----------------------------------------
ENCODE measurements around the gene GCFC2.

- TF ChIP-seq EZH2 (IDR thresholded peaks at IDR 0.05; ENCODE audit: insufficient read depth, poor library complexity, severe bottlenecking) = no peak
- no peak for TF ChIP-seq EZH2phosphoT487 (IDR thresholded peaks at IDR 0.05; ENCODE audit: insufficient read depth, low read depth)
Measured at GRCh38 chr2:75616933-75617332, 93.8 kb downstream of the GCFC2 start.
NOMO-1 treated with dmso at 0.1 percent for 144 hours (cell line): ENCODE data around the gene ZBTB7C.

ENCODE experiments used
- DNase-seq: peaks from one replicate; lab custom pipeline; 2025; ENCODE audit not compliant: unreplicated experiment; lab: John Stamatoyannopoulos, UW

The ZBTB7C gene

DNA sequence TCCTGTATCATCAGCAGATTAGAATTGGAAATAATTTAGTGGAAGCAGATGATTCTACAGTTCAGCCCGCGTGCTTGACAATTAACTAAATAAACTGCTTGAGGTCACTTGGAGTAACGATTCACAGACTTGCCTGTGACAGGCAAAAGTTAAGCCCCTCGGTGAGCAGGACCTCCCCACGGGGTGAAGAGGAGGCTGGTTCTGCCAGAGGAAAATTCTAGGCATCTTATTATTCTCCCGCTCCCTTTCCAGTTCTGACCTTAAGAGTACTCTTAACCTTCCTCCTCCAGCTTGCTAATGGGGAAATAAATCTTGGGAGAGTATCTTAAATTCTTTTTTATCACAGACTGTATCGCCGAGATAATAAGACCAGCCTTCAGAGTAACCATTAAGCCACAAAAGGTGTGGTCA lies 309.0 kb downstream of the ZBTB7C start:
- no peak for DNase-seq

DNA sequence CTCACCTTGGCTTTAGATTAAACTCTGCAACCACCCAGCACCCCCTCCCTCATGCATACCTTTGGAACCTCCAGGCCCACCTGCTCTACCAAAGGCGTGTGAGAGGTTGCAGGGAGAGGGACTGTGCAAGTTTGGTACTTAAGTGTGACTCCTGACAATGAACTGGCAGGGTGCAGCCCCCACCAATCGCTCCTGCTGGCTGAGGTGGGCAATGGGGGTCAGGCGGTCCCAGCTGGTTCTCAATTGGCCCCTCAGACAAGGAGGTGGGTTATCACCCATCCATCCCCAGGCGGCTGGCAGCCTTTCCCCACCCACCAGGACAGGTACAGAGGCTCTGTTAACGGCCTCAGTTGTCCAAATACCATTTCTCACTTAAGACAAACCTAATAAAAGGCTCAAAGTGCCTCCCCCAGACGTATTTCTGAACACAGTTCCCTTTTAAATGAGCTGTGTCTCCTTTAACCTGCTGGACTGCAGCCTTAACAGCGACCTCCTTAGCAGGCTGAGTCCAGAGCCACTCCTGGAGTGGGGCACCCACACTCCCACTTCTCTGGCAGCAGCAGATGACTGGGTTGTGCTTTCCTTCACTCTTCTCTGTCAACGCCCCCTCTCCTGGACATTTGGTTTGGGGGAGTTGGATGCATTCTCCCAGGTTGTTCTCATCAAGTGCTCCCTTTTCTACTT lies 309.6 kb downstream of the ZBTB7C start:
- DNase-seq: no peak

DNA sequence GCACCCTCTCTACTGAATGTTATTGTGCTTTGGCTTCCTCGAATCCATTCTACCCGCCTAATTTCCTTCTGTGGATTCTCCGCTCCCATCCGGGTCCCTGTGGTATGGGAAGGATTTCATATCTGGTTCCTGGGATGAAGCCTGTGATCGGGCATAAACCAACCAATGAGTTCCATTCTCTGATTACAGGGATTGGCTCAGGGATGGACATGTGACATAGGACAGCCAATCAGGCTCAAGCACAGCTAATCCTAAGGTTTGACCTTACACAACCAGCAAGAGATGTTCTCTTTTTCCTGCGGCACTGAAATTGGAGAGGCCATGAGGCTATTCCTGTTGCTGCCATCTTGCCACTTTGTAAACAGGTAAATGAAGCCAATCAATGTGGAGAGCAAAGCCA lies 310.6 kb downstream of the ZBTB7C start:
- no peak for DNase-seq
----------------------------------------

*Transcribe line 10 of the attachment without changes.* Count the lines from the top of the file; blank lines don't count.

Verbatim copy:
- no peak for DNase-seq